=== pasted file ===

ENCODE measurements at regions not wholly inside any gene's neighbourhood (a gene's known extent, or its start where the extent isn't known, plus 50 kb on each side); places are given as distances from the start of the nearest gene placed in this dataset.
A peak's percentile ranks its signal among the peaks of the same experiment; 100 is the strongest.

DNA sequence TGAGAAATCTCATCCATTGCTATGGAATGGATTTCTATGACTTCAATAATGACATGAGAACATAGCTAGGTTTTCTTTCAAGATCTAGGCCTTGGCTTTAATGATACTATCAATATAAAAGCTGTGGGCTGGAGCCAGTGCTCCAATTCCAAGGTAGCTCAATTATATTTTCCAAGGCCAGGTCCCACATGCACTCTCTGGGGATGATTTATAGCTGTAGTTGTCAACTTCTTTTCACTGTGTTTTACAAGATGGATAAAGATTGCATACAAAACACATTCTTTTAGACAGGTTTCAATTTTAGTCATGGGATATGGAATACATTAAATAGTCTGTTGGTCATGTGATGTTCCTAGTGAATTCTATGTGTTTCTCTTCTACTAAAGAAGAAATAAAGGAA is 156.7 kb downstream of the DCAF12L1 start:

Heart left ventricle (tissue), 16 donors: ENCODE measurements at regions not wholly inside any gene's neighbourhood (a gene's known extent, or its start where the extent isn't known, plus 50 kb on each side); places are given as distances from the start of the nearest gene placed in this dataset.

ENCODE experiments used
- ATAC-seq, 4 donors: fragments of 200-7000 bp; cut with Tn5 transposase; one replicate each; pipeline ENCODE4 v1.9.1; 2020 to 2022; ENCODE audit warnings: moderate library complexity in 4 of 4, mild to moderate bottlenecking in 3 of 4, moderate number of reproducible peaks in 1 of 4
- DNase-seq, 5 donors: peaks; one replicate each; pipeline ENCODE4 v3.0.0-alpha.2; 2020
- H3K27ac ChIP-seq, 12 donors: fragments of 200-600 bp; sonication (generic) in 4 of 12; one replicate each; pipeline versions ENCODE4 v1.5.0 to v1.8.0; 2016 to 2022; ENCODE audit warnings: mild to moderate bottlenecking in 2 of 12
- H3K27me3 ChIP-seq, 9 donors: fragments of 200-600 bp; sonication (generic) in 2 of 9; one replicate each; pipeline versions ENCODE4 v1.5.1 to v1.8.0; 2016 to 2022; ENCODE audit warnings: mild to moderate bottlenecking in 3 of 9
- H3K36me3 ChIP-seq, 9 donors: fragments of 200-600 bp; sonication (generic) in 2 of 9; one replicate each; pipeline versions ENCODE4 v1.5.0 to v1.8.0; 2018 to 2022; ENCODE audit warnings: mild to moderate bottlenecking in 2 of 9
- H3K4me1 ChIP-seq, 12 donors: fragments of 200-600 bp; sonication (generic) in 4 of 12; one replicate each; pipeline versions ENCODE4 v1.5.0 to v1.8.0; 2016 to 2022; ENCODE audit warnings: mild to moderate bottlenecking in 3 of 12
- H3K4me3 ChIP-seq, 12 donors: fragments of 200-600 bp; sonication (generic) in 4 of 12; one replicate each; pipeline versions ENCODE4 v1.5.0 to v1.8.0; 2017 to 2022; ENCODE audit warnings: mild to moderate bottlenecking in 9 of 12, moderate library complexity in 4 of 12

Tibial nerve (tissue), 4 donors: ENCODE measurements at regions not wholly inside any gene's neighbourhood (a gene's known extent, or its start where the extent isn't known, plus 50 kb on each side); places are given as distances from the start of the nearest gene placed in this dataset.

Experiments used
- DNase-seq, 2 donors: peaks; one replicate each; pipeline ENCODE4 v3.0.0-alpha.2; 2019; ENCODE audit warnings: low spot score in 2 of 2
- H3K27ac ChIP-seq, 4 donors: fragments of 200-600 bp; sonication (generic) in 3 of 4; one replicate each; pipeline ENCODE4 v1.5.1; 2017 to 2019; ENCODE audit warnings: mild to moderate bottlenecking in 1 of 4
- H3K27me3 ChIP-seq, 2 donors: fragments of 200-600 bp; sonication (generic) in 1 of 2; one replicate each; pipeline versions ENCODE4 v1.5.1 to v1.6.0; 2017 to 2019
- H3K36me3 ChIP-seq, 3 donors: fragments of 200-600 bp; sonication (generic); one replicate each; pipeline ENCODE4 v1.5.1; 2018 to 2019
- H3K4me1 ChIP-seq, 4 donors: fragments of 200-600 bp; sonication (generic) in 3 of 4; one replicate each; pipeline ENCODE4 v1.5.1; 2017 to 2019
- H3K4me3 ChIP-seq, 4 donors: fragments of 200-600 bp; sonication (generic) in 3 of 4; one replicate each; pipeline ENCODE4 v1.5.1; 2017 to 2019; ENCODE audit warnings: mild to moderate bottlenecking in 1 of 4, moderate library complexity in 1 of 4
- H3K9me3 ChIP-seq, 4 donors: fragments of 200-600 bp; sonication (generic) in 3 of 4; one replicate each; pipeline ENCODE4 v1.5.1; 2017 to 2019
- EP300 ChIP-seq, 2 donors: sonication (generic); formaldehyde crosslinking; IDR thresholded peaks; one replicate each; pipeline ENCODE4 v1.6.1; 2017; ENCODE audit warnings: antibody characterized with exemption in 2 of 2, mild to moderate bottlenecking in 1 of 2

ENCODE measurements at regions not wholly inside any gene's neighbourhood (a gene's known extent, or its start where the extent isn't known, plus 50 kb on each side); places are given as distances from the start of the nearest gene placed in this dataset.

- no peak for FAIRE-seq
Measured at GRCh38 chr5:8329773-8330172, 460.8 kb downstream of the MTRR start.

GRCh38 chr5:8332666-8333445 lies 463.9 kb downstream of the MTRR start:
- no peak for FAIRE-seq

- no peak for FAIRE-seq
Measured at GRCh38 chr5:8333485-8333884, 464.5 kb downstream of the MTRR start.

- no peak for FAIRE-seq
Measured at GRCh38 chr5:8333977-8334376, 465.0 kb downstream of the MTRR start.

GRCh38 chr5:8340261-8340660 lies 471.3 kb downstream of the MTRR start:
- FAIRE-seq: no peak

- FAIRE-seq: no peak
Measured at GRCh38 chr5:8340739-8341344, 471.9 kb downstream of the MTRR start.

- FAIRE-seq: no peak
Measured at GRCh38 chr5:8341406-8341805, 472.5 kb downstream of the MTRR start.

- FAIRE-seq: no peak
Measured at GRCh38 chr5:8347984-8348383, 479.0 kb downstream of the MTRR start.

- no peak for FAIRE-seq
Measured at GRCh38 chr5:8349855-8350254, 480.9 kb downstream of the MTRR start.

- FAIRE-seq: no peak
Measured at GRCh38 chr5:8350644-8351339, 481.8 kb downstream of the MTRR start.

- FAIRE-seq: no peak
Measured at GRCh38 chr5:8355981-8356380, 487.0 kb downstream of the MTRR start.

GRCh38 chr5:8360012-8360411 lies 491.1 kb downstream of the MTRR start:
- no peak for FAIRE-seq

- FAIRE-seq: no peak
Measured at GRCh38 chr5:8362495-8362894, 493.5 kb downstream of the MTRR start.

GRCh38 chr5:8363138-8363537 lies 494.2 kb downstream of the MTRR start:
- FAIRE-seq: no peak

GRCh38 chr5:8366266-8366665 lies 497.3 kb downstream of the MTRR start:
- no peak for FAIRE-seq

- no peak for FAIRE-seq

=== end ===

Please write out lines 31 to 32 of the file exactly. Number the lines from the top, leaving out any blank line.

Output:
Measured at GRCh38 chr5:8333977-8334376, 465.0 kb downstream of the MTRR start.

GRCh38 chr5:8340261-8340660 lies 471.3 kb downstream of the MTRR start: